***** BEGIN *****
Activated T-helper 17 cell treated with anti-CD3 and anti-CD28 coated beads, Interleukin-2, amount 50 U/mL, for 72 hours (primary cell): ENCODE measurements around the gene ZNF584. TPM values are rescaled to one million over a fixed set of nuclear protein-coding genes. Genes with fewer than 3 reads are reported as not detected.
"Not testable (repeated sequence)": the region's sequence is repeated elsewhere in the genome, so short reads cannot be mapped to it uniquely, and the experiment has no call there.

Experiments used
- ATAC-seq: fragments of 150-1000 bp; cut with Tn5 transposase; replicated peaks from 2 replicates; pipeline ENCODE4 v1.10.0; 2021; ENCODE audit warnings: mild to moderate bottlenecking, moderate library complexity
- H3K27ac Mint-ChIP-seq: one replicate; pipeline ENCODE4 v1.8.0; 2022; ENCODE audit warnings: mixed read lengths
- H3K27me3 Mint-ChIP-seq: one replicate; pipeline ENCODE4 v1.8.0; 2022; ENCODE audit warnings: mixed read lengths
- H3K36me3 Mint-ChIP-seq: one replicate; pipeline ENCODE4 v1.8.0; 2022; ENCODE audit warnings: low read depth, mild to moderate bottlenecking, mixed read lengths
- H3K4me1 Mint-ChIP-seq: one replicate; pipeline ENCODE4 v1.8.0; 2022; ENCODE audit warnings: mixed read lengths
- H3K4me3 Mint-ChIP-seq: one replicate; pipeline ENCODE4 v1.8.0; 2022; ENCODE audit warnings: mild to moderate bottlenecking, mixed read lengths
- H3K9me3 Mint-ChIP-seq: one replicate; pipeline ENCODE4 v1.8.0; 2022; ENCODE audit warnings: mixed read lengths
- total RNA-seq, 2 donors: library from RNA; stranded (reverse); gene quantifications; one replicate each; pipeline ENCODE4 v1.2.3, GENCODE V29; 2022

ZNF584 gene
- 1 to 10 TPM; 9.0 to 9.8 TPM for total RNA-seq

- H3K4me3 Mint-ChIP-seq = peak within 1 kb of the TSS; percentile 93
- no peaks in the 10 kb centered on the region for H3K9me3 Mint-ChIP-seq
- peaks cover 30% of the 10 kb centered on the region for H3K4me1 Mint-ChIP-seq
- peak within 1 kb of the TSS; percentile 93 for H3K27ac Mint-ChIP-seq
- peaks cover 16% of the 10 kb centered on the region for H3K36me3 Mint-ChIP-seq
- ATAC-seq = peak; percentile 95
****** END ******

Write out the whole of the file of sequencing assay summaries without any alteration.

Activated T-helper 17 cell treated with anti-CD3 and anti-CD28 coated beads, Interleukin-2, amount 50 U/mL, for 72 hours (primary cell): ENCODE measurements around the gene ZNF584. TPM values are rescaled to one million over a fixed set of nuclear protein-coding genes. Genes with fewer than 3 reads are reported as not detected.
"Not testable (repeated sequence)": the region's sequence is repeated elsewhere in the genome, so short reads cannot be mapped to it uniquely, and the experiment has no call there.

Experiments used
- ATAC-seq: fragments of 150-1000 bp; cut with Tn5 transposase; replicated peaks from 2 replicates; pipeline ENCODE4 v1.10.0; 2021; ENCODE audit warnings: mild to moderate bottlenecking, moderate library complexity
- H3K27ac Mint-ChIP-seq: one replicate; pipeline ENCODE4 v1.8.0; 2022; ENCODE audit warnings: mixed read lengths
- H3K27me3 Mint-ChIP-seq: one replicate; pipeline ENCODE4 v1.8.0; 2022; ENCODE audit warnings: mixed read lengths
- H3K36me3 Mint-ChIP-seq: one replicate; pipeline ENCODE4 v1.8.0; 2022; ENCODE audit warnings: low read depth, mild to moderate bottlenecking, mixed read lengths
- H3K4me1 Mint-ChIP-seq: one replicate; pipeline ENCODE4 v1.8.0; 2022; ENCODE audit warnings: mixed read lengths
- H3K4me3 Mint-ChIP-seq: one replicate; pipeline ENCODE4 v1.8.0; 2022; ENCODE audit warnings: mild to moderate bottlenecking, mixed read lengths
- H3K9me3 Mint-ChIP-seq: one replicate; pipeline ENCODE4 v1.8.0; 2022; ENCODE audit warnings: mixed read lengths
- total RNA-seq, 2 donors: library from RNA; stranded (reverse); gene quantifications; one replicate each; pipeline ENCODE4 v1.2.3, GENCODE V29; 2022

ZNF584 gene
- 1 to 10 TPM; 9.0 to 9.8 TPM for total RNA-seq

- H3K4me3 Mint-ChIP-seq = peak within 1 kb of the TSS; percentile 93
- no peaks in the 10 kb centered on the region for H3K9me3 Mint-ChIP-seq
- peaks cover 30% of the 10 kb centered on the region for H3K4me1 Mint-ChIP-seq
- peak within 1 kb of the TSS; percentile 93 for H3K27ac Mint-ChIP-seq
- peaks cover 16% of the 10 kb centered on the region for H3K36me3 Mint-ChIP-seq
- ATAC-seq = peak; percentile 95